Saturday, September 24, 2016

Jose Javier Rodriguez: Future State Senator and Current Dad. By Geniusofdespair



I can't imagine running a campaign and having a baby too. Jose Javier Rodriguez and my friend Sonia (his wife) are the parents of a 3 week old baby boy. I normally hate baby picture but when the parents are in the picture they are okay, because I mainly look at the parents. When I look at the baby I wonder about that appendage sticking out of his shoulder. I hope it is a parental finger.

I, Genius of Despair -- or as Brian May likes to remind me, Nancy Lee -- endorse Jose Javier Rodriguez for State Senate and will happily vote for him as I am in his district.

Please vote for this deserving candidate. Jose Javier Rodriguez got the State Teachers Union endorsement this week.

The lame local Miami Teachers Union endorsed the other guy, Miguel Diaz de la Portilla. Why would County Commissioner Sally Heyman endorse Miguel? She is a a Democrat, or maybe she forgot....like the local union.  Why would we put all this money and effort into redistricting -- to get more Democratic districts -- and the one district we can actually win, give it up to a Republican? Sally are you listening? It is not as if we have a lame candidate. This guy Jose is smart as a whip and a real gentleman, not like the other guy.

Even though Miguel describes himself as a "Family Man" one might be tempted to ask: "Which Family"? Diaz de la Portilla has become quite a whore, combining lobbying and lawmaking with a devil may care attitude. Lawmaking and lobbying at the same time is a
wicked mix. Ick to Miguel.

In Florida, The Sham of Campaign Finance Limits ... by gimleteye

Here is an exercise that will have you weeping for our democracy. Spend time on the database on the Florida Division of Elections website, to decode how candidates and campaigns mesh through a) direct political contributions and b) the impenetrable morass of political action committees.

This bifurcated realm of political money proposes contribution limits on one and no limits on the other. The bottom line: in Florida today there are no campaign limits except what large corporations and big political donors decide to spend. The net result isn't fair. It is a nightmare.

The state election website tracks candidates and their individual campaign accounts. State election law requires a firewall to separate candidates from political action committees that serve their interests.

Each is required to meet baseline reporting requirements. The data discloses a system that functions according to rule of law, but that isn't the real take-away. Ours is a campaign finance system that fundamentally harms taxpayers and businesses that create jobs and pay taxes.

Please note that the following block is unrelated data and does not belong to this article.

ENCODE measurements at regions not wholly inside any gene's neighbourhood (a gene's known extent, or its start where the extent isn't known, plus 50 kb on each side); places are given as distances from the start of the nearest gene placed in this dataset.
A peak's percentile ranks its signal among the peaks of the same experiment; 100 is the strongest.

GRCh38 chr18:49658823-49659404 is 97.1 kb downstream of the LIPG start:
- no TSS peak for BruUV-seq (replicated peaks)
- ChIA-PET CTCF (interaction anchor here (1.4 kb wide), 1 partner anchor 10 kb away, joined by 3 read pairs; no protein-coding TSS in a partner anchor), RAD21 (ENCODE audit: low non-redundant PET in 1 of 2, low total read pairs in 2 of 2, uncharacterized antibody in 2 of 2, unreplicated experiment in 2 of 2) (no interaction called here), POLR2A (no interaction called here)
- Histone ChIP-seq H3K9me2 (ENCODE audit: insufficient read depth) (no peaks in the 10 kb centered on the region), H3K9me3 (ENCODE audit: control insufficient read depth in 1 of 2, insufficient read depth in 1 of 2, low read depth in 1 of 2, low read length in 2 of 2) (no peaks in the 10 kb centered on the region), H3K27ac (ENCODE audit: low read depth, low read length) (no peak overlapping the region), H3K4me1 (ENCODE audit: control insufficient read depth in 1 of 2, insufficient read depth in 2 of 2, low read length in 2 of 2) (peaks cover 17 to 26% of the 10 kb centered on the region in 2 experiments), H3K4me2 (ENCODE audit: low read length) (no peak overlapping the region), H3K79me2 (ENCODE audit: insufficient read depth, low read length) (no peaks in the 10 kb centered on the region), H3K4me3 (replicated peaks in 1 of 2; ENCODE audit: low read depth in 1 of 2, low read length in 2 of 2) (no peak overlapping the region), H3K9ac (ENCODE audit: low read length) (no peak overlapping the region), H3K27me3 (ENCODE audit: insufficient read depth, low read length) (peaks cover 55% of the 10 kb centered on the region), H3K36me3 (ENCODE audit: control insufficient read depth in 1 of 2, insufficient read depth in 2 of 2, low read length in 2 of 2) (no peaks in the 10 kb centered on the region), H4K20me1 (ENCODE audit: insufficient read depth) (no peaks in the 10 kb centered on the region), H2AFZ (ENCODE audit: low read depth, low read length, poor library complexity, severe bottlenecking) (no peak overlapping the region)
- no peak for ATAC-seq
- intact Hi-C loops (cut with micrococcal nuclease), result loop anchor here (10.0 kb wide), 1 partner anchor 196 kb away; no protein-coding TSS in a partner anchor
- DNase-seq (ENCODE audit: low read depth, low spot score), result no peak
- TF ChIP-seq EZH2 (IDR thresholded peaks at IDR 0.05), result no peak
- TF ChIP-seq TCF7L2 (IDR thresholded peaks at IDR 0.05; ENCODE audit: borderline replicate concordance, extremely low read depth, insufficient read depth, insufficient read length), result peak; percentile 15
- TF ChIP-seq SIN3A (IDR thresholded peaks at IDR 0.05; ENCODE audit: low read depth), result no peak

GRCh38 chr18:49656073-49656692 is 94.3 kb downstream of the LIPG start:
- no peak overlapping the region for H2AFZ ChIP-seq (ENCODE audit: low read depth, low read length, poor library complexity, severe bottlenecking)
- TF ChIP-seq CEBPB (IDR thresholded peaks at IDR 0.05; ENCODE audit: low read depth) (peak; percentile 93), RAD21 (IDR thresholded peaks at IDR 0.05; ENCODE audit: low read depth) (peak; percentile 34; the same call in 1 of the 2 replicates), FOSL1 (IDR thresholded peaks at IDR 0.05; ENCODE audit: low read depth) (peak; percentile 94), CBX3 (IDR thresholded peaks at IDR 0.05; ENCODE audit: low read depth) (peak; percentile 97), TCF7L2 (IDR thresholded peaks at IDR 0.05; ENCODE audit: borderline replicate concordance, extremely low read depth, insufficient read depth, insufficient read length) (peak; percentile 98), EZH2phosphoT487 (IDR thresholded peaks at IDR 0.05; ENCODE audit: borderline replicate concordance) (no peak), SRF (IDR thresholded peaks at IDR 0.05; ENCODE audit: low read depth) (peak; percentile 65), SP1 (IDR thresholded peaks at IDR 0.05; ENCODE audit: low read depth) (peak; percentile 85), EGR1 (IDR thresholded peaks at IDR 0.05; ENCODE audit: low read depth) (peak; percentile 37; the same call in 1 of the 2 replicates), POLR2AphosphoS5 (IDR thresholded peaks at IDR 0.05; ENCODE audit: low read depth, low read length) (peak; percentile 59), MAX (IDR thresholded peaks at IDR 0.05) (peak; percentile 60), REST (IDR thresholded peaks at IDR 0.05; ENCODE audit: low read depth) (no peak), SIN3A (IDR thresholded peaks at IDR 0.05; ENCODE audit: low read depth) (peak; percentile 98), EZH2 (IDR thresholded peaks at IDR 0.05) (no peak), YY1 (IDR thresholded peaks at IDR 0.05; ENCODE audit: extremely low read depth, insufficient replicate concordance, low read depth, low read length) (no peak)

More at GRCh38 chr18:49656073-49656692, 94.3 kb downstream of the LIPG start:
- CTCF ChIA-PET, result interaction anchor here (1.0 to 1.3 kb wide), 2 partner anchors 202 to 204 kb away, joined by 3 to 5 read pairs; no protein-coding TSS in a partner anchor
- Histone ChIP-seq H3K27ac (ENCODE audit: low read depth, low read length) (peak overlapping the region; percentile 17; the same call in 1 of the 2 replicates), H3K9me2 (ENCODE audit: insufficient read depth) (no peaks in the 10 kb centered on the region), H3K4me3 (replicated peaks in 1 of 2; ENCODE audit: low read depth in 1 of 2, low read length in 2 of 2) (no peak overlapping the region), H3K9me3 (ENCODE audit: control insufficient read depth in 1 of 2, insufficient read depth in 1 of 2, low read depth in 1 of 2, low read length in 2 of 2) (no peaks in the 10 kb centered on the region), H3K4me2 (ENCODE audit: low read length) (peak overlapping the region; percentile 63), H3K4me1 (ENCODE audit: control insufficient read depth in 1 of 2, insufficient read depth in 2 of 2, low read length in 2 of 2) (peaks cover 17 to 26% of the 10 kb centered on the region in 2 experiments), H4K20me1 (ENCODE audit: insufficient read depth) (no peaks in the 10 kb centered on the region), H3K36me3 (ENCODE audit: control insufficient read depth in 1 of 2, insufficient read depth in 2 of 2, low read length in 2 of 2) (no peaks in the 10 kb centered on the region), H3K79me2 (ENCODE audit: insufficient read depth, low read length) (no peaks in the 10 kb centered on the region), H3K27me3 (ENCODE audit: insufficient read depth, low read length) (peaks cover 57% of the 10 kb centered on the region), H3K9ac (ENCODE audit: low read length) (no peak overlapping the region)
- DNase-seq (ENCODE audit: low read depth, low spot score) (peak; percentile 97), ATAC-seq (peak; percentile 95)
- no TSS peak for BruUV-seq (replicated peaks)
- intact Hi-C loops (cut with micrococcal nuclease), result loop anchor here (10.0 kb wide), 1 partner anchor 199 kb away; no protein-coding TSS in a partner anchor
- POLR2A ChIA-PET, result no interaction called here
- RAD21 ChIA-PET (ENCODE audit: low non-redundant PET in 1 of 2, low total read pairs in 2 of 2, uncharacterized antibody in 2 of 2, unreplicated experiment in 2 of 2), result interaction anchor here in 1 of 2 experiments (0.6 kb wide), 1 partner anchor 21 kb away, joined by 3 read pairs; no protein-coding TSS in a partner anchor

A cursory review of the Florida elections database shows alarming potential for abuse. Here is just one of many examples.

The Voice Of Florida Business PAC is chaired by Tom Feeney, President and CEO of Associated Industries of Florida, former Congressman and Jeb Bush ally. The company website lists 20 consultants in its lobbying team.

Voices of Florida Business PAC has raised $5.2 million since 2013. There are no limits on the size of contribution. Its donors are a who's who of Florida's most highly regulated industries.


Electric utilities, healthcare, real estate, and Big Sugar feature prominently as donors. But the PAC also receives six figure contributions from other PACs and it receives contributions from the same entities it gives money to. For example, The Voice Of Florida Business PAC receives contributions from Floridians United For Our Children's Future but also contributes to Floridians United For Our Children's Future. Why is one PAC acting as a clearinghouse for another PAC? It is a legal form of money laundering.



Who benefits from its advertisements on television or mailers in super-sized postcard form? That information is not required by law. Had enough? There's more.

Tom Feeney's Associated Industries of Florida has a PAC under its own name. Since 2013, it has raised $2.3 million. Its major contributors? The same corporations -- prominently featuring Big Sugar and Florida Power and Light -- who contribute to The Voice of Florida Business. And oh, The Voice of Florida Business contributes to the Associated Industries of Florida PAC.